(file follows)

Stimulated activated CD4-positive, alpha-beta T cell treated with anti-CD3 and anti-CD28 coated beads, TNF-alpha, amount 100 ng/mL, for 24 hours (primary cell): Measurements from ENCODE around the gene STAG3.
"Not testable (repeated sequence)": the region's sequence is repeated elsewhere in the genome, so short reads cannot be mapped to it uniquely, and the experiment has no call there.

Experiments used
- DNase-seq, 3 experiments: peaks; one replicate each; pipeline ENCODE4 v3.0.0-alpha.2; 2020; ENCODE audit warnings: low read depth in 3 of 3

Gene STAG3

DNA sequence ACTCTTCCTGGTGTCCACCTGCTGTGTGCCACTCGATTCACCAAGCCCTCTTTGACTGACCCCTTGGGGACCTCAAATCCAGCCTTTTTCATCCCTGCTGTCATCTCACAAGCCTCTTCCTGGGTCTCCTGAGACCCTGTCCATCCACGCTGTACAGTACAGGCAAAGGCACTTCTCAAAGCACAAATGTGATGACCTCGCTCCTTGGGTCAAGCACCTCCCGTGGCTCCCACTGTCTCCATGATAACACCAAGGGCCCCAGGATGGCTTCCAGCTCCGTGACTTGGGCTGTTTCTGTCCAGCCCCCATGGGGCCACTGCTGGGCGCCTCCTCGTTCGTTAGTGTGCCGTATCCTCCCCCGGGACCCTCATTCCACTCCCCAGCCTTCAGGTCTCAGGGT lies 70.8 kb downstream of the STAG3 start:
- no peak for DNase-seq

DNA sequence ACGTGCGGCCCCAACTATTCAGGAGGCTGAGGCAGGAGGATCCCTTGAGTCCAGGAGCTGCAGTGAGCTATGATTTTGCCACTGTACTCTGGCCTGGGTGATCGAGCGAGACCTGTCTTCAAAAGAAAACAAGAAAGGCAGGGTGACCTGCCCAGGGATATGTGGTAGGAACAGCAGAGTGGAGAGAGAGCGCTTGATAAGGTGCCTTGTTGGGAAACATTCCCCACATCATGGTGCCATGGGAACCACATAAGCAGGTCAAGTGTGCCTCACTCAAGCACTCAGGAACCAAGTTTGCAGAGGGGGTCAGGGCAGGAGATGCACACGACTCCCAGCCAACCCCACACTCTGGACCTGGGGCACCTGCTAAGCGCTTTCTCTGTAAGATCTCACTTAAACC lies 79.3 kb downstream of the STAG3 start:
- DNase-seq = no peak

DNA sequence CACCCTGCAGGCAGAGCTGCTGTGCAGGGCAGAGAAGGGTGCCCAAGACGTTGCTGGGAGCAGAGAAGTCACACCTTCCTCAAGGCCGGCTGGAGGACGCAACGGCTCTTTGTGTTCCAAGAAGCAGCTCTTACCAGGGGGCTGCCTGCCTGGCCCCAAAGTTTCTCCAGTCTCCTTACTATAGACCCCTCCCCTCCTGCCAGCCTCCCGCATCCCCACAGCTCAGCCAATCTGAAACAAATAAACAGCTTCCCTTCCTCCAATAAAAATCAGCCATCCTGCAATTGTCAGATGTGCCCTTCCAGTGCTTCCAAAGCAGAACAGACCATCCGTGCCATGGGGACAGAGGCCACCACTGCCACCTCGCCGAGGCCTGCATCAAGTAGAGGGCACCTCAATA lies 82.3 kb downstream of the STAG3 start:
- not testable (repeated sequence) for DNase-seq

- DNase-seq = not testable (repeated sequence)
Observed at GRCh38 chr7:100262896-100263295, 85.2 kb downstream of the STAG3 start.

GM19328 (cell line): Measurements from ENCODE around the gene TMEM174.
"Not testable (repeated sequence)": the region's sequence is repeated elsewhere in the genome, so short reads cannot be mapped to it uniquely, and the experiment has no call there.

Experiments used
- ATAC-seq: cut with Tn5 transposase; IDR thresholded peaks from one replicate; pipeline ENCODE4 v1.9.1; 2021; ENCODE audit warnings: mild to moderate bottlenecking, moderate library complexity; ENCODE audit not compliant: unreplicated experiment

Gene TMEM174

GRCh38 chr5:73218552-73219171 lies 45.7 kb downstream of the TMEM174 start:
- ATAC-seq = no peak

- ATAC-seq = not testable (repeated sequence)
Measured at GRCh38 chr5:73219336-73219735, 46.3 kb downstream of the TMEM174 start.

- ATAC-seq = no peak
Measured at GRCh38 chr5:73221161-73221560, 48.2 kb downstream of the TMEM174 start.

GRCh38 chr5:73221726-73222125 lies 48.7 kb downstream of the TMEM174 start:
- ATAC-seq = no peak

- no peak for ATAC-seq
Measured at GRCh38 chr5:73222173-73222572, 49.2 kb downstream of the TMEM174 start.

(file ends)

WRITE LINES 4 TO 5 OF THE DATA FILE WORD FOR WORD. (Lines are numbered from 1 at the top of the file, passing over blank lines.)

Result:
- DNase-seq, 3 experiments: peaks; one replicate each; pipeline ENCODE4 v3.0.0-alpha.2; 2020; ENCODE audit warnings: low read depth in 3 of 3

Gene STAG3